Why does my dog pee so much?

Let’s face it: nature calls. Bathroom breaks are a natural, normal phenomenon… but when it feels like nature has your dog on speed dial, you may wonder:

Why does my dog pee so much?

We hear questions about canine urination all the time:

  • What is too much pee?
  • Why do dogs pee in the house?
  • Why does my dog pee when he sees me?
  • Why do dogs mark their territory?

The list goes on.

We’re here to help pet parents navigate the wonderful weirdness of life with a dog—and that includes all things pee.

Dog pee: How much is too much?

EXPERT TIP: You can find out whether it’s time to talk to your vet about PU/PD by setting out a measured amount of water and tracking how much is left in the bowl at the end of the day. Do this for about a week. Although water intake will change with things like exercise and temperature, typical canine water intake should be in the 80-100ml/kg/day range.

Just as your dog has his or her unique personality, they’ll also have a unique pee routine. Trust us: we’ve seen it all. Some dogs refuse to pee when it’s raining, or prefer to pee off-leash in the backyard. These quirks are part of what make our pets so loveable; generally speaking, they’re not cause for concern.

When it comes to quantity, this is tricky (and, let’s be honest, unpleasant) to measure. Few pet parents would want—or need—to follow their dog around for a day to catch and quantify how much urine they produce.

When your dog pees more, they drink more to replace the output of fluid with an intake of water. This sounds simple, but where things get complicated is when your dog starts peeing (and drinking) more than usual. There are two medical terms us vets use here: polyuria (PU)—an overproduction of urine—goes hand-in-paw with polydypsia (PD), excessive water intake.

Even when your dog seems to be in a healthy range for pee output and fluid intake, there are still pee-related problems that may pop up over time. Next, we’ll tackle a list of questions and quirks we’ve heard from pet parents like you:

Why do dogs pee in the house?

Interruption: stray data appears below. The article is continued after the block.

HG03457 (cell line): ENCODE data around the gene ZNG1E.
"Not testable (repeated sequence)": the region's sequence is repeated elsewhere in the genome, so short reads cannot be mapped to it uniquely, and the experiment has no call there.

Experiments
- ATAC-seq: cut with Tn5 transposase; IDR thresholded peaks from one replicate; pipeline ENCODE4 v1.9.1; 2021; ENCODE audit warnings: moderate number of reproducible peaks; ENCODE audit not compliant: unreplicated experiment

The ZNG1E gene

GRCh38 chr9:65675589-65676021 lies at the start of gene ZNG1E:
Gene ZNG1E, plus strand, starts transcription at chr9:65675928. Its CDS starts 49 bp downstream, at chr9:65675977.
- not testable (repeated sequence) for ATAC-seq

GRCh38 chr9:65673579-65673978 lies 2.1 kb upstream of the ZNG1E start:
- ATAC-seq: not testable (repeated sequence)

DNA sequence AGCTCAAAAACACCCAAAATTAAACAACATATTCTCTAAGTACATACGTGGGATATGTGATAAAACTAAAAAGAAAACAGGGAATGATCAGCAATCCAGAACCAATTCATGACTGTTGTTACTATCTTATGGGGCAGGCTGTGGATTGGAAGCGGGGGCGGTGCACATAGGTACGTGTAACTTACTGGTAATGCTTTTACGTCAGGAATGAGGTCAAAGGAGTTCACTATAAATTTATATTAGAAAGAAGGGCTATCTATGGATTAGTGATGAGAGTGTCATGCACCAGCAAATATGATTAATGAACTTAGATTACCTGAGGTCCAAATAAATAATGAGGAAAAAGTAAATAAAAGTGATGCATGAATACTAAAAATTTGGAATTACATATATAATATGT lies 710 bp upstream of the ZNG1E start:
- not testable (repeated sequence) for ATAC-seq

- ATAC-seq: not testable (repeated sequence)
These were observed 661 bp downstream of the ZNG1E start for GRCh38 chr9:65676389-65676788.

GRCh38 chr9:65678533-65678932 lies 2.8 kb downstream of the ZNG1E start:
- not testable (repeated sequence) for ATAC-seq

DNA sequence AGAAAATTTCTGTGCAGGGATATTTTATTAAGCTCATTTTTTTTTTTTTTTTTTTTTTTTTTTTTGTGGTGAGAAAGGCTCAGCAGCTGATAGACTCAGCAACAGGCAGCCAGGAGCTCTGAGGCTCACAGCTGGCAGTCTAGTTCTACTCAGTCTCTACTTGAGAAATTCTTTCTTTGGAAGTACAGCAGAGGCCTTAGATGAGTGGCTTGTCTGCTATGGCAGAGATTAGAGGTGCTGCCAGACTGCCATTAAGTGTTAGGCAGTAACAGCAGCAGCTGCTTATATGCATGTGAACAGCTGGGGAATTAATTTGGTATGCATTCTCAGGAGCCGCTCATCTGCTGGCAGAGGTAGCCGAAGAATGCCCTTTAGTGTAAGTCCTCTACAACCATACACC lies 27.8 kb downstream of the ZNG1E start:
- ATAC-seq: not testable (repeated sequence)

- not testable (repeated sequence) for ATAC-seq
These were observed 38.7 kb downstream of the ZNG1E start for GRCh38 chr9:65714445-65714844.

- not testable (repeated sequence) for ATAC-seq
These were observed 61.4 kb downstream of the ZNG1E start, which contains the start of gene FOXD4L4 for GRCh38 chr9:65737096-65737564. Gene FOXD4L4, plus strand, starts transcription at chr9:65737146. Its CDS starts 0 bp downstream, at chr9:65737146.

Inappropriate urination refers to peeing or pooping in non-designated areas. There are plenty of reasons why puppies or adult dogs might get in the bad habit of peeing in the house.

Most often, this behaviour traces back to improper or inconsistent training.

If your dog was never properly potty trained, or hasn’t been consistently cued for what to do when it’s time to go, they may pee in the house simply because they’re at a loss. Rather than dwell on the problem, here’s how to shift into solution mode:

EXPERT TIP: Use vet-recommended, healthy treats to reinforce bathroom breaks. Did you know we supply some options in our Waggle Mail dog subscription boxes and Waggle Mail Puppy packs?

Keep your dog on a leash when you’re around. This makes it easier for you to pick up on their cues, and to give consistent and prompt responses. If you notice your dog starts to do what looks like a pee dance, lead them to whatever part of your home or yard you’ve designated as their bathroom and offer praise and encouragement before and after.

If you catch your dog in the act, do your best to distract or interrupt them but do not punish them. Instead, head to their potty to finish the deed.

Why does my dog pee everywhere in the house?

If you’re seeing and smelling pee stains around the house, ask yourself: am I taking my puppy or dog out for enough pee breaks?

Follow this rule of thumb:

Even though most adult dogs can hold their bladders for up to 10-12 hours, they should be offered a pee break at least every 8 hours. This means the average adult dog should be given the opportunity to relieve themselves about 3-5 per day.

Puppies, on the other hand, have much smaller and more sensitive bladders. Typically, a puppy can hold their bladder for 1 hour longer than their age in months. This means that a 3-month-old puppy should be given a bathroom break at least every 4 hours. (Yes, this includes overnight.)

Why does my dog pee on my bed?

This one baffles a lot of pet parents. Why would your dog pee in a place that smells like their favourite human?

A few things may be at play: